An exasperated Kiram told Aquino: “Mr President, what more proof do you want us to show that Sabah is ours? By the mere fact that Malaysia is paying us annually in the amount of 5,300 Malaysia ringgit, is it not enough?”
Ten years ago, Malaysia’s ambassador to Manila, Mohamed Taufik, confirmed this arrangement when he told the Sunday Morning Post: “I recently paid 5,000 ringgit to the Kiram family. It’s rather miniscule – around 70,000 pesos.” He said “the rent is still being paid but it doesn’t mean we recognise” the family’s ownership.
Neither Malaysia nor Britain disputes that Sabah was a gift to Kiram’s ancestors in the 17th century for helping put down a rebellion against their wealthy cousin, Sultan Bolkiah of Brunei.
In 1878, Kiram’s great grandfather, Jamalul Ahlam, leased Sabah to Alfred Dent and Gustavus Baron de Overbeck, Austria’s former consul in Hong Kong. Both then formed the British North Borneo Company in Hong Kong and applied for a Royal Charter.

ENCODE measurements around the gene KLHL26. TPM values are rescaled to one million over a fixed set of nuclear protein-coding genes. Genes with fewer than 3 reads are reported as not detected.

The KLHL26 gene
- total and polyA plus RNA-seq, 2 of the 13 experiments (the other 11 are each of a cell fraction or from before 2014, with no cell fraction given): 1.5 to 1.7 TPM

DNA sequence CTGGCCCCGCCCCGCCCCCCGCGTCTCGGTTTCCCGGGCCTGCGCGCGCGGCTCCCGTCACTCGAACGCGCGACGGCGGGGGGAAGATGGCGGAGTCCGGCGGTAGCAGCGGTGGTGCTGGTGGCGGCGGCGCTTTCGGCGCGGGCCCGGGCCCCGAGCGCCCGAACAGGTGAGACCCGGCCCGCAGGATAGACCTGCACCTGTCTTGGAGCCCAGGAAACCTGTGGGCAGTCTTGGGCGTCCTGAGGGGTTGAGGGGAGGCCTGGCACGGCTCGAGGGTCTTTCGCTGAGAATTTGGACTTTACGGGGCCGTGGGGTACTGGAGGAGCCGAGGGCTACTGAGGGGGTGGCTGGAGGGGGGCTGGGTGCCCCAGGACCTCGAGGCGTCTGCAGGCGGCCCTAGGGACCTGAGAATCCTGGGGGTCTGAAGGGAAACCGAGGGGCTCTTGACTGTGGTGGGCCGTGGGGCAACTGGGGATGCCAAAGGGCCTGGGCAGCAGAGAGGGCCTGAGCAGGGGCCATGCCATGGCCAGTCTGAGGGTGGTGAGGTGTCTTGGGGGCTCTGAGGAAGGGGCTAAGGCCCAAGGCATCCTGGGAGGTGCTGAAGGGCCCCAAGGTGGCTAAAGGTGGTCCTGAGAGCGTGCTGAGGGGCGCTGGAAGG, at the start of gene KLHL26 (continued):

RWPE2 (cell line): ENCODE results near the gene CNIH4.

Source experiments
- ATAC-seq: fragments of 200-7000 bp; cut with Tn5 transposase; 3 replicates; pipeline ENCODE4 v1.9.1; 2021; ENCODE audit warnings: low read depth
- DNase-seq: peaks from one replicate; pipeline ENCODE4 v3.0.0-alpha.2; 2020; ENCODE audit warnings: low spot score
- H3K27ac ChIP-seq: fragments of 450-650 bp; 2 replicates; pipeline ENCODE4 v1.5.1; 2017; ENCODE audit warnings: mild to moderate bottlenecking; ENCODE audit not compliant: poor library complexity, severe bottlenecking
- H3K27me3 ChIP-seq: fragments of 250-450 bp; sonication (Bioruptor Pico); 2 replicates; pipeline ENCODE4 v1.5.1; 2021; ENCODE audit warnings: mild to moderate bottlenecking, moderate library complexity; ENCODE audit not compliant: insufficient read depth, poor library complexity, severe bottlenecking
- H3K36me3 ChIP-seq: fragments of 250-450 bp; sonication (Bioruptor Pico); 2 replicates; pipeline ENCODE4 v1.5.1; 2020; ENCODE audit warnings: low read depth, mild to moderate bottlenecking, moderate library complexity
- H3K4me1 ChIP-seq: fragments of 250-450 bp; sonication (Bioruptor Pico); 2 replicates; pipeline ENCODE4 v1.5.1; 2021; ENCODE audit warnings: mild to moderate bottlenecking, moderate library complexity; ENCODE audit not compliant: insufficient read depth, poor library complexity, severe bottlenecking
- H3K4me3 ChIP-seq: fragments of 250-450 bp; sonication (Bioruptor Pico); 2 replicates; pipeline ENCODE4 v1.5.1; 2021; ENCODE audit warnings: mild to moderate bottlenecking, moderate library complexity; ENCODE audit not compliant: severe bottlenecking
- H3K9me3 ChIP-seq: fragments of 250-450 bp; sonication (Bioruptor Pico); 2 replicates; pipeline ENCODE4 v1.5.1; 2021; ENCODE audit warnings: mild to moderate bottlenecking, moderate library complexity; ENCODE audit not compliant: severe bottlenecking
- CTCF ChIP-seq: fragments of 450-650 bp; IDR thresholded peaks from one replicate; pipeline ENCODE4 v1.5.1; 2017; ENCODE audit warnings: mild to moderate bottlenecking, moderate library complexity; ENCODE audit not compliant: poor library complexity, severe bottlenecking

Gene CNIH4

The original contract – in Malay but written in Arabic script – used the word padjak or lease, Kiram said. But the British later chose to translate it as “cession”.
This was even though British foreign secretary Lord Granville wrote in 1882 that the contract gave Dent and Overbeck merely “the powers of government made and delegated by the Sultan in whom the sovereignty remains vested”.
By the time Kiram was born in 1938, the family’s hold on Sabah had become precarious. Two years before that, his great-uncle Jamalul Kiram II had died childless. Family lore says he was poisoned.